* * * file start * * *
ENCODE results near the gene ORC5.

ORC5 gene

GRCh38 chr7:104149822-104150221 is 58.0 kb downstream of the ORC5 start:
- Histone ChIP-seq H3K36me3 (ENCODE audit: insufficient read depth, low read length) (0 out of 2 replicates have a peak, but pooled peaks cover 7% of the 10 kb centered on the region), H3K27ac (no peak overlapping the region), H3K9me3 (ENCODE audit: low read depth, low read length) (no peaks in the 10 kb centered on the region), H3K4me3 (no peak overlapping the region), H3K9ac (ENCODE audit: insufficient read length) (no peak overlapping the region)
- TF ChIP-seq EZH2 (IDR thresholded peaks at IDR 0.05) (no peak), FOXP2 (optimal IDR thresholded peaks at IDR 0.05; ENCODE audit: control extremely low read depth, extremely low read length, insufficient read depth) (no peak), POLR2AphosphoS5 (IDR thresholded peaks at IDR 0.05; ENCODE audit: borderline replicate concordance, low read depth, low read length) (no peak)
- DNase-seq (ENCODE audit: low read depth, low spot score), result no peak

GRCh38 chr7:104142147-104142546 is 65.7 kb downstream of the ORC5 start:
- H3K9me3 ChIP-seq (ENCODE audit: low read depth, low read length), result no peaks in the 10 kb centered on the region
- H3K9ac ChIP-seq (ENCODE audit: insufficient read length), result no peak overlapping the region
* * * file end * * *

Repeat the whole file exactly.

ENCODE results near the gene ORC5.

ORC5 gene

GRCh38 chr7:104149822-104150221 is 58.0 kb downstream of the ORC5 start:
- Histone ChIP-seq H3K36me3 (ENCODE audit: insufficient read depth, low read length) (0 out of 2 replicates have a peak, but pooled peaks cover 7% of the 10 kb centered on the region), H3K27ac (no peak overlapping the region), H3K9me3 (ENCODE audit: low read depth, low read length) (no peaks in the 10 kb centered on the region), H3K4me3 (no peak overlapping the region), H3K9ac (ENCODE audit: insufficient read length) (no peak overlapping the region)
- TF ChIP-seq EZH2 (IDR thresholded peaks at IDR 0.05) (no peak), FOXP2 (optimal IDR thresholded peaks at IDR 0.05; ENCODE audit: control extremely low read depth, extremely low read length, insufficient read depth) (no peak), POLR2AphosphoS5 (IDR thresholded peaks at IDR 0.05; ENCODE audit: borderline replicate concordance, low read depth, low read length) (no peak)
- DNase-seq (ENCODE audit: low read depth, low spot score), result no peak

GRCh38 chr7:104142147-104142546 is 65.7 kb downstream of the ORC5 start:
- H3K9me3 ChIP-seq (ENCODE audit: low read depth, low read length), result no peaks in the 10 kb centered on the region
- H3K9ac ChIP-seq (ENCODE audit: insufficient read length), result no peak overlapping the region